calls upon the governors of Louisiana, Mississippi, Alabama, and Tennessee; and also upon Generals Van Dorn, Bragg, and Lovell, for immediate assistance. sixty and ninety days troops. the War Department not favorable to the method proposed, but f from Pensacola and Mobile, inviting him to come in person, if he could. A similar demand for troops he addressed to General Lovell, at New Orleans; and General Van Dorn was requested to join him at once, with ten thousand of his forces, from Arkans Shorter, of Alabama, and Major-General Bragg, at Mobile; Dr. Samuel Choppin, to Governor Moore, of Louisiana, and Major-General Lovell, at New Orleans; Lieutenant A. N. T. Beauregard, to Governor Pettus, of Mississippi; and Major B. B. Waddell, who Chattanooga, to reinforce General Johnston, and some other regiments on their way to that point, which he recalled. General Lovell also cheerfully responded—so did the four governors—promising to do their utmost in furtherance of the plan, and to r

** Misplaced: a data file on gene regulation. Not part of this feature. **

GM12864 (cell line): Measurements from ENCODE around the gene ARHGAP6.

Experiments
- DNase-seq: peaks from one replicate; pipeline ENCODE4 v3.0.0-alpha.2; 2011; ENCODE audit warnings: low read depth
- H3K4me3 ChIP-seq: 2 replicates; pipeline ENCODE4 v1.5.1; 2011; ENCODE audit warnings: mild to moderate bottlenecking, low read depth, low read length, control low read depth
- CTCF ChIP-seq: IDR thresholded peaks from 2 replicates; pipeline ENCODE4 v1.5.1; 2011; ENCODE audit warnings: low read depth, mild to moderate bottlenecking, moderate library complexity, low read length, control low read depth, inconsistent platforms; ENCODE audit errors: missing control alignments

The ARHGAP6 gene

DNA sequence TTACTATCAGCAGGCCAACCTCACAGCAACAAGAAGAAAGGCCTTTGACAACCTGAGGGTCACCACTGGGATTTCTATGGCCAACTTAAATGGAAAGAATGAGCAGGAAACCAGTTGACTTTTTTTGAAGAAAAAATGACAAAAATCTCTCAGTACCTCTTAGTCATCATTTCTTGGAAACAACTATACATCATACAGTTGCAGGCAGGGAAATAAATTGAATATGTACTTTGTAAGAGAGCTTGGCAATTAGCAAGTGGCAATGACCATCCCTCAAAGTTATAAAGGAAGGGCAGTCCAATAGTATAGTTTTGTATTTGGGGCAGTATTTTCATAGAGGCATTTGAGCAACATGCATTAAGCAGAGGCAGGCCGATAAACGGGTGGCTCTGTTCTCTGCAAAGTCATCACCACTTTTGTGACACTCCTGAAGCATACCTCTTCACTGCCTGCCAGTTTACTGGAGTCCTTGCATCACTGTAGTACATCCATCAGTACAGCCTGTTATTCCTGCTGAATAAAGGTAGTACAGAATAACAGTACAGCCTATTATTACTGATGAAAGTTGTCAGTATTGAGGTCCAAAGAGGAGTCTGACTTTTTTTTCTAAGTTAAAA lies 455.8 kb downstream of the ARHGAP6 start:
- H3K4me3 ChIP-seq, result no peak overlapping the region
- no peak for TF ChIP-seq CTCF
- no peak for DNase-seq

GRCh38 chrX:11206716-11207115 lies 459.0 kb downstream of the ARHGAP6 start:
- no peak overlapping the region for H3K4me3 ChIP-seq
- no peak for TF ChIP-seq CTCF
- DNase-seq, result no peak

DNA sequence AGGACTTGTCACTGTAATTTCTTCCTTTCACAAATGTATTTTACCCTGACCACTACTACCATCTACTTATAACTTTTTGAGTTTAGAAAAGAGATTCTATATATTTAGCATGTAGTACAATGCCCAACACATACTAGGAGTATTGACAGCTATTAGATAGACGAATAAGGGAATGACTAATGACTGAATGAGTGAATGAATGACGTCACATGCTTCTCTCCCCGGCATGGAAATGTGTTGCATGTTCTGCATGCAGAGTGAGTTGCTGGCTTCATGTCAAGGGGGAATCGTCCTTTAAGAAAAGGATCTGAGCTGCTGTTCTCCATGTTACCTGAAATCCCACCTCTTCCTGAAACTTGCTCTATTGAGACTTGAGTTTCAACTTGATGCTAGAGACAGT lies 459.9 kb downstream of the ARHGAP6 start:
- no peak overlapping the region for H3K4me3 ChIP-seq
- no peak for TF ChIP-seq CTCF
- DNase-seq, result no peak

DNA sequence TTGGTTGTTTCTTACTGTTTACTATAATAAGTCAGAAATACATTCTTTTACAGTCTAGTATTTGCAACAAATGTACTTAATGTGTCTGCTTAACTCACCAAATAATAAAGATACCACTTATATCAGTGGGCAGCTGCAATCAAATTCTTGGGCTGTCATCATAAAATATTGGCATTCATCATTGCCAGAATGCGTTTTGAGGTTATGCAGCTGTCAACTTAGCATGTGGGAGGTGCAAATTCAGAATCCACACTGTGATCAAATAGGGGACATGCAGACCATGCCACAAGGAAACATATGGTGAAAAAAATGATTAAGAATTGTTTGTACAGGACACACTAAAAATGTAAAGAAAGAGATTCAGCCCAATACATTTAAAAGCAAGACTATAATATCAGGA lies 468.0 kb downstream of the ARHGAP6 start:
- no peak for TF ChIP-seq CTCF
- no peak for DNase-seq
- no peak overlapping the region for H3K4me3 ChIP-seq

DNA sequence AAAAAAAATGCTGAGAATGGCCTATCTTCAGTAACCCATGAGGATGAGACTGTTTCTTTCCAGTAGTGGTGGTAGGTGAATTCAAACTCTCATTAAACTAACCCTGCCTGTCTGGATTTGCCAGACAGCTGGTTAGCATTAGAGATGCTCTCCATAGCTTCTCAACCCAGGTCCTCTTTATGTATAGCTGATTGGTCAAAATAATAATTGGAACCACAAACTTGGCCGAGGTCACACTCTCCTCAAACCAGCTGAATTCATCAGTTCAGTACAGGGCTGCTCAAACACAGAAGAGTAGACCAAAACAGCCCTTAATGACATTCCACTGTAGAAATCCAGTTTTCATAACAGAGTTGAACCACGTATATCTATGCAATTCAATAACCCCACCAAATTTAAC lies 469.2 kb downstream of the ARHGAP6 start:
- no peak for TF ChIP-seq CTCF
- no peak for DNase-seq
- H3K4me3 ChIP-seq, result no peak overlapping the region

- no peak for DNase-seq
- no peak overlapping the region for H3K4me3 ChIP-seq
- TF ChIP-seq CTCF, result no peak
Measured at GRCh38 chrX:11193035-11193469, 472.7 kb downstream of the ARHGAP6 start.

transportation he could collect on the Mississippi River, with which to effect the junction. These movements of concentration were approved by General Johnston, but had received no encouragement from the War Department or the Chief Executive. They were brought about through the untiring efforts and perseverance of General Beauregard; through the cheerful and patriotic assistance of the governors of Tennessee, Alabama, Mississippi, and Louisiana; through General Bragg, at Pensacola, and General Lovell, at New Orleans. Without their hearty and powerful aid it would have been impossible to collect, in time, a force of sufficient strength successfully to oppose the enemy, who, had he used his resources with ordinary vigor, must soon have obtained undisputed possession of the Mississippi River, and, consequently, of the entire valley, including New Orleans. The State troops thus hastily assembled were, as we have said, poorly equipped, without drill, and badly armed, some of them only